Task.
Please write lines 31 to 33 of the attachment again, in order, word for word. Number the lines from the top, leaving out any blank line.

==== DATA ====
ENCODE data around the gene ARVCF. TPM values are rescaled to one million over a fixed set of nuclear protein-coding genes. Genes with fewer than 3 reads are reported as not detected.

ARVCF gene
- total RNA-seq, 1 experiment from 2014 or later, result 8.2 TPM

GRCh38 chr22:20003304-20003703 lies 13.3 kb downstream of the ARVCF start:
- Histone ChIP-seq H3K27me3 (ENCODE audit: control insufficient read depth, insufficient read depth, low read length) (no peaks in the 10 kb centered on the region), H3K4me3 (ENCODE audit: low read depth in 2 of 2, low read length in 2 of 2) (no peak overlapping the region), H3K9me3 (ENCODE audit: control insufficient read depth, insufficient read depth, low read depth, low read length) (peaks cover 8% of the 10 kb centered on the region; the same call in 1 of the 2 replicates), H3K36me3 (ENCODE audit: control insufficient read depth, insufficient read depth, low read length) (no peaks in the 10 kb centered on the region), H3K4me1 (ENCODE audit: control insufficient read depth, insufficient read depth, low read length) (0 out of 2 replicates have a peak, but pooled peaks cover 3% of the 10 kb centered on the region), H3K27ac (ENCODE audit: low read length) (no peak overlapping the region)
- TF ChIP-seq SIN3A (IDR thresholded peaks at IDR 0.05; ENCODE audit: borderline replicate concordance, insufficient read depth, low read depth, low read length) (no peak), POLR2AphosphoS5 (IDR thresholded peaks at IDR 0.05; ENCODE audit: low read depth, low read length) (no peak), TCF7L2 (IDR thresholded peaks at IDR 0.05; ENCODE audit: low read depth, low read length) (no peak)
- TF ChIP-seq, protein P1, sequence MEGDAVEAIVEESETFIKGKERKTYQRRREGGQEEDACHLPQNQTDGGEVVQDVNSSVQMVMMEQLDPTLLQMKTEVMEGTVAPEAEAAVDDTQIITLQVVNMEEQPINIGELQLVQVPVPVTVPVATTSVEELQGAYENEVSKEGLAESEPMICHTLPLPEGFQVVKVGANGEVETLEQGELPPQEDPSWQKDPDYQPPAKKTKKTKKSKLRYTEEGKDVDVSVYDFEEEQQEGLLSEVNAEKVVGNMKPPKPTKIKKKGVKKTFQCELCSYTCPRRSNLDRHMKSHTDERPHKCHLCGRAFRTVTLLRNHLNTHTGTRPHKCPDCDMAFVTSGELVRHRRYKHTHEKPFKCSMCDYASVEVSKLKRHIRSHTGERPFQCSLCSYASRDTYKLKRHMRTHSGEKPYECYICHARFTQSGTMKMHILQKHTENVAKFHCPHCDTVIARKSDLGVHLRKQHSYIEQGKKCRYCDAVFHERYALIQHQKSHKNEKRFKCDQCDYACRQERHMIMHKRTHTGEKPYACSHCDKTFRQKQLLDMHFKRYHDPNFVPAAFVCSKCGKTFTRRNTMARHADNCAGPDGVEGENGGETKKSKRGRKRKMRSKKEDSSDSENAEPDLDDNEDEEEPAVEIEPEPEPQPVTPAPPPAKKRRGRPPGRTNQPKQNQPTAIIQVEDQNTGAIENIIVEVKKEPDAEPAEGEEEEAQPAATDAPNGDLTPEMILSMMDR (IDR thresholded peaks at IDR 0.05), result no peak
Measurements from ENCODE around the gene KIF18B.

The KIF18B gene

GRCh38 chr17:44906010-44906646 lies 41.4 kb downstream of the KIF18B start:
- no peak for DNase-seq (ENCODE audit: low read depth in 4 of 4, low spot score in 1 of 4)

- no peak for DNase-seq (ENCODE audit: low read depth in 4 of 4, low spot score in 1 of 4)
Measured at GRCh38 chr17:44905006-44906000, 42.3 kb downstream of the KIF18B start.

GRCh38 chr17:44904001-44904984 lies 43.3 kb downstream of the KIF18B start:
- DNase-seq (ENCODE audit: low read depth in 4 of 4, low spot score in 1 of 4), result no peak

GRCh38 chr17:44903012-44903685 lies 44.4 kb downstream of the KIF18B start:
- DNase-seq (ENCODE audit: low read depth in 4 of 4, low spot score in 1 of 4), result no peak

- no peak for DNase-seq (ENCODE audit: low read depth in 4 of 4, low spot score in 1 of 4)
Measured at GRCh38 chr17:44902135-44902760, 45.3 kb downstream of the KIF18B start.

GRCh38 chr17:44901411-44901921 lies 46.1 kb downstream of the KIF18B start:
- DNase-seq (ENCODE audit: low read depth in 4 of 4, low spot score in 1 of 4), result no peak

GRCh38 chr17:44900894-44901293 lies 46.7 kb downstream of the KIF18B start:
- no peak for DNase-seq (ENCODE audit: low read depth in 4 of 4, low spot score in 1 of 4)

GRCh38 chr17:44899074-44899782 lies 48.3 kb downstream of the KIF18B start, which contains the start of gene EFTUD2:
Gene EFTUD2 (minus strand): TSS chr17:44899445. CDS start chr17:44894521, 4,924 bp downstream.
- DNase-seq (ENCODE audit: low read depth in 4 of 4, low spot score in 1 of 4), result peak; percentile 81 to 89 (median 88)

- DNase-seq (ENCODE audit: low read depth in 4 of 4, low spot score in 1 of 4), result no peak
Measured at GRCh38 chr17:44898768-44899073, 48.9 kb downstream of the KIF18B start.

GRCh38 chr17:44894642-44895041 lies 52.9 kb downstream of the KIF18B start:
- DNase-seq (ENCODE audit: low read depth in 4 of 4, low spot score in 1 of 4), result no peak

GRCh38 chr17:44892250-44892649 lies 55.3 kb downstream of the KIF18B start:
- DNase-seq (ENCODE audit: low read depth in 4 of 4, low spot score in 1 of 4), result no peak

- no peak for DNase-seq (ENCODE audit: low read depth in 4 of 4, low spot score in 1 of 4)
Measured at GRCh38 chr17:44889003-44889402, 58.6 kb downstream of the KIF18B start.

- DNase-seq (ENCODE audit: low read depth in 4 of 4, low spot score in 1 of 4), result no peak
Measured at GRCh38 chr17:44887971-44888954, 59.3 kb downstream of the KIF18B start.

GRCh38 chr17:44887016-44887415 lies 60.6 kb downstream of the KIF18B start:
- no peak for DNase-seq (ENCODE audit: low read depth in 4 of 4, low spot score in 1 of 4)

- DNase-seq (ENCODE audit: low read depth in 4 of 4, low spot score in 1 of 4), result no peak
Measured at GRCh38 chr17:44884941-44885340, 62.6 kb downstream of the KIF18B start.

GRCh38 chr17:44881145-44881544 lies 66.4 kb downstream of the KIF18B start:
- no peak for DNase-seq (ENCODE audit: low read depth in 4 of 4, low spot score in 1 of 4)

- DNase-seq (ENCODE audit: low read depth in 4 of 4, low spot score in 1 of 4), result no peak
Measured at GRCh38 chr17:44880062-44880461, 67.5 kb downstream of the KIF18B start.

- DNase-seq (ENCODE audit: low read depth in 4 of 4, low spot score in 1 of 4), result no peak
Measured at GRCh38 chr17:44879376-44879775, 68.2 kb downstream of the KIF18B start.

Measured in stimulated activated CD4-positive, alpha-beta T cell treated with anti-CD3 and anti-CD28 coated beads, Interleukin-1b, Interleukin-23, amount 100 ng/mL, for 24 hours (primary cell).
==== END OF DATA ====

GRCh38 chr17:44892250-44892649 lies 55.3 kb downstream of the KIF18B start:
- DNase-seq (ENCODE audit: low read depth in 4 of 4, low spot score in 1 of 4), result no peak

- no peak for DNase-seq (ENCODE audit: low read depth in 4 of 4, low spot score in 1 of 4)